In many areas of West Prussia, the Remus family members lived on manorial farms. On this web page I will try to describe how these farms worked and why there was a large out migration from these farms. The information provided is based on a book called Ordinary Prussians by William Hagen and published in 2002 by Cambridge University Press. It is quite a wonderful resource with detail far beyond what I will report below. It is 700 pages and costs $100 so try interlibrary loan. Do note that Germans ran the villages described and the residents are largely Germans. In West Prussia, the manorial farms can differ if Polish nobility runs the farm and there are a large number of Polish serfs.
Manorial Farms consisted of a manor house (gut) owned by a noble family, many large barns, and residences for the workers. In many cases there was an adjacent village owned by the manor in which there were small scale farms which the small farmer residents had the right to pass on to their descendents; in some areas it was customary to pass on land to the oldest son but this was subject to confirmation by the lord of the manor. Other workers lived in the manor house or in nearby structures.
First, here is a picture of the gut in Gross Konarszyn in Kreis Schlochau:
Note that this is not a terribly impressive building (at least for those of us who watch Masterpiece Theater on Public Broadcasting). This is because the noble lord of the manor often owned many estates so the gut resident was often the manager of the farm. Sometimes the resident was a poor cousin. Other times the gut resident was a hired professional manager. In other cases the right to manage was purchased from the lord of the manor by an entrepreneur.
The land held by the noble family was often very large so many barns were required to house the equipment and produce of the land. Note the worker residence in the front part of the first barn shown below. Here are the two big barns from the manorial farm in Gross Konarszyn:
The manorial farm had three kinds of workers:
as well as supporting people like millers and tavernkeepers.
The small farmer had a one or two room house, outbuildings, land for a small garden, and land for cash crops such as rye, barley, or oats in the old days and potatoes after 1750. The small farmer also had access to common land for pasture. The small farmer would pay his rent in grain and in unpaid work on the manorial farm (often 3 days a week).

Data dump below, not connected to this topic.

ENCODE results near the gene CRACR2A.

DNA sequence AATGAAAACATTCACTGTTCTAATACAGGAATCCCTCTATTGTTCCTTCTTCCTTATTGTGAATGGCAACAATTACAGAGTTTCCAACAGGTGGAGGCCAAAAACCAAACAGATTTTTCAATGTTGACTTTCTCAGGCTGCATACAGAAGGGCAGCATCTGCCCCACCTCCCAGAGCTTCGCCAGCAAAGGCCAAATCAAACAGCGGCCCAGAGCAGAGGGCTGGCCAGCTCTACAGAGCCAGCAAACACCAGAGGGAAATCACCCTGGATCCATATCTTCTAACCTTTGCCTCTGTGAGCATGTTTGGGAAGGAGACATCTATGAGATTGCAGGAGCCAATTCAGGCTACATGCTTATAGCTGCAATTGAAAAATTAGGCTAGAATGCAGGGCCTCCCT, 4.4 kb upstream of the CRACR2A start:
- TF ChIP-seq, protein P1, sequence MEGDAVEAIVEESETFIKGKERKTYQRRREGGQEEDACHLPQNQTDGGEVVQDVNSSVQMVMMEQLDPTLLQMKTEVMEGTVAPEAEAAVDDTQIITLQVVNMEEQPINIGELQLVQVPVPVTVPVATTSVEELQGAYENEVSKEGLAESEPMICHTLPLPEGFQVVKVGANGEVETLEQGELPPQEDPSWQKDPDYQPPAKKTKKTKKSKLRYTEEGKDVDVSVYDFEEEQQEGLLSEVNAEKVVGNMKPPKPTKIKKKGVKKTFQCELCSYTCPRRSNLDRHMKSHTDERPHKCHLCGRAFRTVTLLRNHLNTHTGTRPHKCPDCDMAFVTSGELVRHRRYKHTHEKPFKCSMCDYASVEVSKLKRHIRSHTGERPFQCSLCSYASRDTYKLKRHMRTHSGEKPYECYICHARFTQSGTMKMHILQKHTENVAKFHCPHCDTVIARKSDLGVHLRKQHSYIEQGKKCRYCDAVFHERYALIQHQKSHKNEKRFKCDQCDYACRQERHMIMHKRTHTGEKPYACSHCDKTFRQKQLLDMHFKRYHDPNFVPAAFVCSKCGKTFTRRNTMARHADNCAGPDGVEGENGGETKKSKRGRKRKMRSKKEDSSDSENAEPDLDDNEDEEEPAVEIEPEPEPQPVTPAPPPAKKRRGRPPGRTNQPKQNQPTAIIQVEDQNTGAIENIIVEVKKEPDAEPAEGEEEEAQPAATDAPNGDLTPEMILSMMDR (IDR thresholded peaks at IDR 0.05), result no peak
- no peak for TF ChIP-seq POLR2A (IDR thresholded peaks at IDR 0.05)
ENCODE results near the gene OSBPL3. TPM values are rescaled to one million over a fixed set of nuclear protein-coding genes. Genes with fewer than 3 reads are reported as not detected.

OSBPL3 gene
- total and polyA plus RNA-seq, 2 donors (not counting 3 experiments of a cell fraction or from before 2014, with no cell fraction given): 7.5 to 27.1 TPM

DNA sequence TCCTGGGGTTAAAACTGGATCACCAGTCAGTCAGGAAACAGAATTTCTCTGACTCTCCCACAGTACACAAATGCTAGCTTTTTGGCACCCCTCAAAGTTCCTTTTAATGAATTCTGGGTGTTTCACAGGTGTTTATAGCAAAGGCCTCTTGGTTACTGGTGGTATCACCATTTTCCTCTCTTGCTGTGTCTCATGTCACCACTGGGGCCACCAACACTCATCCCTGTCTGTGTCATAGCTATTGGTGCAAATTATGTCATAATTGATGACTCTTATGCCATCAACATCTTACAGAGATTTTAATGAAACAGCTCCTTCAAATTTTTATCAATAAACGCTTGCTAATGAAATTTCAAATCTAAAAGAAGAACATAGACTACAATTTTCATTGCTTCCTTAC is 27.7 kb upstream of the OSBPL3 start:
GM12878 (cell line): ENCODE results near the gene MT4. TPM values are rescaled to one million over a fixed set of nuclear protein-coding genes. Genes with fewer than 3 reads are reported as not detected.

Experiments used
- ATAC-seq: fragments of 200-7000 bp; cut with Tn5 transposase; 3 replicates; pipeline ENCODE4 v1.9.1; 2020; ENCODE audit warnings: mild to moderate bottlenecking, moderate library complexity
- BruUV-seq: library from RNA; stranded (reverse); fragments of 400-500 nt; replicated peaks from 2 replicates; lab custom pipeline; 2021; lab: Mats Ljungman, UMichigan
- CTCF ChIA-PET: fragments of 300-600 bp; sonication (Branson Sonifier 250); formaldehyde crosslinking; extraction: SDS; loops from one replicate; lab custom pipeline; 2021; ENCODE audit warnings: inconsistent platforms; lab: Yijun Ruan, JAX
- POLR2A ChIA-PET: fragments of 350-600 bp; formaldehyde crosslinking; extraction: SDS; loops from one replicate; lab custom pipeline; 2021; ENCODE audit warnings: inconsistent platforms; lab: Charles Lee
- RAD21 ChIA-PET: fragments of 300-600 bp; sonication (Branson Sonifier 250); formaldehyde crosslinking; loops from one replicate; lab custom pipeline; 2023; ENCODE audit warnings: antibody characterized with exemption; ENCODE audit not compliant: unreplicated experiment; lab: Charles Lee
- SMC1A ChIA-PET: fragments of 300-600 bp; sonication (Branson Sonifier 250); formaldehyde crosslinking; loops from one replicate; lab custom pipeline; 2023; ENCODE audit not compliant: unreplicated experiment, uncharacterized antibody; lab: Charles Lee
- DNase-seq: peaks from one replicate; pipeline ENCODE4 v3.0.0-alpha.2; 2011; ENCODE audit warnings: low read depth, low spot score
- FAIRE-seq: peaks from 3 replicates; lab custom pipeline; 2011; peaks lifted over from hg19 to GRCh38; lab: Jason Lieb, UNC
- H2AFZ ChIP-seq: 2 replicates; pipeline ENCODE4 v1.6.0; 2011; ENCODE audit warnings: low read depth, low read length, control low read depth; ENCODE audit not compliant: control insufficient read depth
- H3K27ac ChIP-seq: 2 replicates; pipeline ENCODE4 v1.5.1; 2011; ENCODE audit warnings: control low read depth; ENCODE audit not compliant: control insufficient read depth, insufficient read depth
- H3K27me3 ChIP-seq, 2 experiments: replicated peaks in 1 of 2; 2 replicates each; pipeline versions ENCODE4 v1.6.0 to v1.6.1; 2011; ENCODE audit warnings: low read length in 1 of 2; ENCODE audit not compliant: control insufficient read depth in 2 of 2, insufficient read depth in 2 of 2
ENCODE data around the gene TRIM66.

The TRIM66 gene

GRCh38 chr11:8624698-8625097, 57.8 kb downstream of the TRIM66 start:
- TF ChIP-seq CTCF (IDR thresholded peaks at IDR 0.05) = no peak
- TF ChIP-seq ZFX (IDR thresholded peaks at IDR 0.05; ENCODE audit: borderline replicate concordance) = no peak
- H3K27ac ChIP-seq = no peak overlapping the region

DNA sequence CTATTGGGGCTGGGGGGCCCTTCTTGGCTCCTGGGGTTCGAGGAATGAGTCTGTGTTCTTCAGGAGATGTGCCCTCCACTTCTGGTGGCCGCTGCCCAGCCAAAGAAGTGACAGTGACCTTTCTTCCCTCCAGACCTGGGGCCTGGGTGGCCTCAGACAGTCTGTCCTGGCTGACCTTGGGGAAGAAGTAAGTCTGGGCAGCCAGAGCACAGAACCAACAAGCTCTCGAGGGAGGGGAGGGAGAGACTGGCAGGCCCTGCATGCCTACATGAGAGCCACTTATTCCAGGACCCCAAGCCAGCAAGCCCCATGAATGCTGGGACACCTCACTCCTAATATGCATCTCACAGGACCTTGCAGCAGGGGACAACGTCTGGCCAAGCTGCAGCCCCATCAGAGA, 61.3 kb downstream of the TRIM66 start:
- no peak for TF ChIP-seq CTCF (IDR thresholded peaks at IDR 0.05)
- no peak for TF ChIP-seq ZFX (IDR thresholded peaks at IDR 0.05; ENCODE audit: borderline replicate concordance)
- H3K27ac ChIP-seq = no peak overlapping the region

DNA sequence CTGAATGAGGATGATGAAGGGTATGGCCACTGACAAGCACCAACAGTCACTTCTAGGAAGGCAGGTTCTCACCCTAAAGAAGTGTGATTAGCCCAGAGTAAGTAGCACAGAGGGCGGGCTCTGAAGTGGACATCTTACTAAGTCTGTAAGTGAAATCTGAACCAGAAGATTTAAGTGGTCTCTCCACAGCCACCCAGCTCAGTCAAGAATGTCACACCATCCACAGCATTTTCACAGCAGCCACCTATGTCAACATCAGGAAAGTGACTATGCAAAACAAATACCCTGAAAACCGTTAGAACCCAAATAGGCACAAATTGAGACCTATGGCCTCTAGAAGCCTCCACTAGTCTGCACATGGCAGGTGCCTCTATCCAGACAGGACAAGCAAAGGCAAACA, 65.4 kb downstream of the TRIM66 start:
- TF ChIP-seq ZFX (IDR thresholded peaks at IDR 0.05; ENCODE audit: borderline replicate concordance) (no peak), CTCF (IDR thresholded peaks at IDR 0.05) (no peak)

To be successful, the farmer needed a capable wife to share the tasks and produce little workers (children). The eldest male of resulting offspring in the family typically inherited all the property rights upon his marriage. The marriages were not based on good looks and romantic love but would be best thought of as a business partnership. The financial deal included gaining inheritance rights, a woman's dowry, gifts from both families, the right for the man's parents to retire and live in an outbuilding on the land, and payments to disenfranchised siblings. This event occurred after confirmation at age 13 or 14 but often before 20 if there was inheritable farm. There were variations on this inheritance arrangement when there were no male children or the children were quite young. Divorce was virtually unknown. (Marrying a first cousin was not a bad idea since it kept the inheritance in the family - and after all marriage was a business deal.)
A manorial farm typically had upwards of 20 farm workers doing tasks like cooking, cleaning, and working in the dairy. The farm workers were usually hired on an annual contract after they reached the age of their confirmation. The lord of the manor could require compulsory service from the children of the small farmers for up to three years. This type of work provided a good bridge between childhood and marriage, particularly for non-inheriting children. These farm workers received food, clothing, housing, and a small amount of money.